AMLC freezes assets of 16 groups designated as terrorist

AMLC freezes assets of 16 groups designated as terrorist
This photo shows the Anti-Money Laundering Council seal.
AMLC website

MANILA, Philippines (Updated 4:11 p.m.) — The Anti-Money Laundering Council has frozen the accounts of 16 organizations following their terrorist designation by the Anti-Terrorism Council.

The anti-money laundering watchdog issued Resolution No. TF-50 stating that it has directed the issuance of Sanctions Freeze Order to take effect immediately against the following groups:

  • Revolutionary Council of Trade Unions
  • Katipunan ng mga Samahang Mangagagawa (KASAMA) or Federation of Labor Organizations
  • Pambansang Katipunan ng Magbubukid or National Association of Peasants
  • Malayang Kilusan ng Bagong Kababaihan (MAKIBAKA) or Patriotic Movement of New Women
  • Kabataang Makabayan (KM) or Patriotic Youth
  • Katipunan ng Gurong Makabayan (KAGUMA) or Association of Patriotic Teachers
  • Makabayang Samahan Pangkalusugan (MASAPA) or Patriotic Health Association
  • Liga ng Agham para sa Bayan (LAB) or League of Scientists for the People
  • Lupon ng Manananggol para sa Bayan (LUMABAN) or Committee of Lawyers for the People
  • Artista at Manunulat para sa Sambayanan (ARMAS) or Artists and Writers for the People
  • Makabayang Kawaning Pilipino (MKP) or Patriotic Government Employees
  • Revolutionary Organization of Overseas Filipinos and their Families (COMPATRIOTS)
  • Christians for National Liberation (CNL)
  • Moro Resistance and Liberation Organization (MRLO)
  • Revolution Organization of Lumads (ROL)

It is unclear what bank accounts the underground groups maintain and how these were identified.

AMLC Secretariat Mel Georgie Racela said the freeze order was issued after the ATC designated the groups as terrorist in its Resolution No. 28 (2022) dated January 26.

The watchdog said the sanction covers related accounts owned by the designated group — not limited to those tied to a terrorist act, plot or threat — and properties or funds wholly or jointly owned by the subject.

Property or funds generated from funds or other assets owned by the subject and property of persons and entities acting on behalf or at the direction of the designated group are also covered.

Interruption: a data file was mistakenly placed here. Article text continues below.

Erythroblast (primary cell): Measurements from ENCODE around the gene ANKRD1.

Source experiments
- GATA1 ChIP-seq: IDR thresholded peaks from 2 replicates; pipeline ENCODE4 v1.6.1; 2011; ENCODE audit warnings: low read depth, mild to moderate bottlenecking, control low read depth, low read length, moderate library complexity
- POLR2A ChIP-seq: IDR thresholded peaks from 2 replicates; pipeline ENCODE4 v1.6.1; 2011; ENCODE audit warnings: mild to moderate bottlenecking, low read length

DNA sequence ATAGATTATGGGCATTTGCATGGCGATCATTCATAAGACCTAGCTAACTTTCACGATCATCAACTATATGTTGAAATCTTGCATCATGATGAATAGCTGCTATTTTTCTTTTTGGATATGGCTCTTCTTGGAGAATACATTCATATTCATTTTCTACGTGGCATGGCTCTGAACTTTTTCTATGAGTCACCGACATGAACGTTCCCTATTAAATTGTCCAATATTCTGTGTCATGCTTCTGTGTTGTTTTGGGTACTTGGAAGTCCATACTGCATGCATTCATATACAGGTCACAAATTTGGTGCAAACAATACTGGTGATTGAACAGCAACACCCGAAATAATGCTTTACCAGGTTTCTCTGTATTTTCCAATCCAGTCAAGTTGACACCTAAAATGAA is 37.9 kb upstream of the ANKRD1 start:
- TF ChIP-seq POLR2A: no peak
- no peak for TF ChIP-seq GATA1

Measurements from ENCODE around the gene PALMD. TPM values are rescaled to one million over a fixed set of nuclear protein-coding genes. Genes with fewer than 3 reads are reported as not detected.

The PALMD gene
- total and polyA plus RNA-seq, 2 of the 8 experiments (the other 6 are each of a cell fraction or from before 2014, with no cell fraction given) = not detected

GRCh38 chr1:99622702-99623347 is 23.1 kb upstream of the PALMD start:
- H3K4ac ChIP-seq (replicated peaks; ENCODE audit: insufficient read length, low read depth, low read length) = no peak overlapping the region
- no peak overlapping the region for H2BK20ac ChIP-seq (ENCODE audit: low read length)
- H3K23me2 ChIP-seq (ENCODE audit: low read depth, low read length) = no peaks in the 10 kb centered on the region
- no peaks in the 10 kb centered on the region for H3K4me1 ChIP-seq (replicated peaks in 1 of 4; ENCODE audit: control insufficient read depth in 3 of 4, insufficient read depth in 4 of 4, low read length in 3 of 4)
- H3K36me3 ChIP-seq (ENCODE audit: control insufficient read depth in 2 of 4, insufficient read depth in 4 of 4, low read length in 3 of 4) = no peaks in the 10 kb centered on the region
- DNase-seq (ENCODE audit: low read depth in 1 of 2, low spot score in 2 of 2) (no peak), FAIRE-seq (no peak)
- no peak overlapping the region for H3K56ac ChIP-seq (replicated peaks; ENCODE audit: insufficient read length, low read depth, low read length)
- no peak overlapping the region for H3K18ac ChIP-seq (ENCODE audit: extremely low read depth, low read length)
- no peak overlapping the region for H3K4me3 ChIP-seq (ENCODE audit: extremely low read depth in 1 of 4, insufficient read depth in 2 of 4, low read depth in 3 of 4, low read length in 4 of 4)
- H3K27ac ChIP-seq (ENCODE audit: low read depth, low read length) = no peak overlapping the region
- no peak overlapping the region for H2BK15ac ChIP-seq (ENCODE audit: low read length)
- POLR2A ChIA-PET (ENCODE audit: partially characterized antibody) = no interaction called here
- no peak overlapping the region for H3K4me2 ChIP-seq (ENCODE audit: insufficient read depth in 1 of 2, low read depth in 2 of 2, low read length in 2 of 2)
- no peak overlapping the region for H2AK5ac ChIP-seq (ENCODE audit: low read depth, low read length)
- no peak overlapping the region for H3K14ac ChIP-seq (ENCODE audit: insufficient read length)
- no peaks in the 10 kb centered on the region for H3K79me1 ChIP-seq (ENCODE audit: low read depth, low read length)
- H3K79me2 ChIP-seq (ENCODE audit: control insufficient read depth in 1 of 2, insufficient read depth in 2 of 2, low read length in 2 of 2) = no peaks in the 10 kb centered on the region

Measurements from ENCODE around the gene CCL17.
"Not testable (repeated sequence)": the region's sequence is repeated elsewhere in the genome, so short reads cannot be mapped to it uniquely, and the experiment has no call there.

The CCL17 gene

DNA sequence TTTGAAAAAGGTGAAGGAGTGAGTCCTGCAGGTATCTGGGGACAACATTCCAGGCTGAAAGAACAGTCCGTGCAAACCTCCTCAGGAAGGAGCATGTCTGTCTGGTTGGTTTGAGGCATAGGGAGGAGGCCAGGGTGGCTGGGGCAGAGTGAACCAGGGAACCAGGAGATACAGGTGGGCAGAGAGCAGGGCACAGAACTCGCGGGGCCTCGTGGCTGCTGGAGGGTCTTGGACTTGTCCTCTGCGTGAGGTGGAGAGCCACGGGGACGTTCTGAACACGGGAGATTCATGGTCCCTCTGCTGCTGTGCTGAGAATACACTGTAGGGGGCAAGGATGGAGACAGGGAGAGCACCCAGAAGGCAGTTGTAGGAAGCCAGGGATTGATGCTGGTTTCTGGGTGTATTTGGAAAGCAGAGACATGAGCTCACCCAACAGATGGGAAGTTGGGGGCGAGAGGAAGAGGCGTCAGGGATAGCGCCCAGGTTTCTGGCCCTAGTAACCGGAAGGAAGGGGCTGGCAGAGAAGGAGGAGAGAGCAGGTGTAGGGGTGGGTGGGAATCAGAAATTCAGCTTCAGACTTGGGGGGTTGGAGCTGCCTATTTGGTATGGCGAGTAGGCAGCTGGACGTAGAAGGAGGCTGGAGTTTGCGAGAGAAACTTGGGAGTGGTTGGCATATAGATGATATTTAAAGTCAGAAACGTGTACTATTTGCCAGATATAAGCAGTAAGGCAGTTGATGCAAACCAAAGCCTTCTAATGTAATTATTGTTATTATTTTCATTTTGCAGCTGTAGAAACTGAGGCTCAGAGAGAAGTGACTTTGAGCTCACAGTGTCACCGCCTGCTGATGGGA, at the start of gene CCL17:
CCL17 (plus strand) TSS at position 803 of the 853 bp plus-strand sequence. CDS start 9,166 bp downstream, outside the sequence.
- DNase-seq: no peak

"All covered persons are mandated to submit as Suspicious Transaction Report all previous transactions of the designated persons within five days from effectivity of this Order," Racela added.

CPP: Order to freeze assets ‘ridiculous, dangerous’

The Communist Party of the Philippines, in a statement on Thursday, called it "ridiculous" that the AMLC was freezing the  suppsoed accounts of the organizations allied with the National Democratic Front of the Philippines.

It pointed out that the organizations "are underground and operate clandestinely."

Members of the tagged groups, which they claim to be in the hundreds of thousands, are also "incognito with no public or secret records of their membership" and do not have bank accounts to freeze.

The ATC earlier designated the CPP, the NDFP and the New People’s Army as terrorists groups.

But the CPP said the AMLC move is still dangerous "because it can be used against social activists, progressives and patriotic forces, human rights defenders and critics of the tyrannical regime who have been repeatedly red-tagged by the [National Task Force to End Local Communist Armed Conflict]/ATC."

They also recalled that the recent arrest of community doctor Natividad Castro and the order to freeze assets of the Rural Missionaries of the Philippines, which the NTF-ELCAC accused of being a "communist front", an allegation that the missionaries' group rejects.

"We urge all progressive, patriotic and democratic forces, peace advocates and human rights defenders both in the Philippines and overseas to denounce the resolution of the NTF-Elcac/ATC and AMLC against the NDFP and its allied organizations and the heightening state terrorism and political repression in the Philippines," they added.

Anti-Terrorism Council

The powers of the ATC were highly contested in the 37 petitions that challenged the Anti-Terrorism Act of 2020.

Under the law, the Council may designate an individual or group, upon finding of probable cause that the subject commit, or attempt to commit or conspire in the commission of terrorism and related crimes.

The Supreme Court in resolving the pleas, however, left the law mostly intact and only struck down the “killer” proviso in the section that defines terrorism and a mode of designation.

Petitioners however vowed that they will appeal the ruling.  — Kristine Joy Patag




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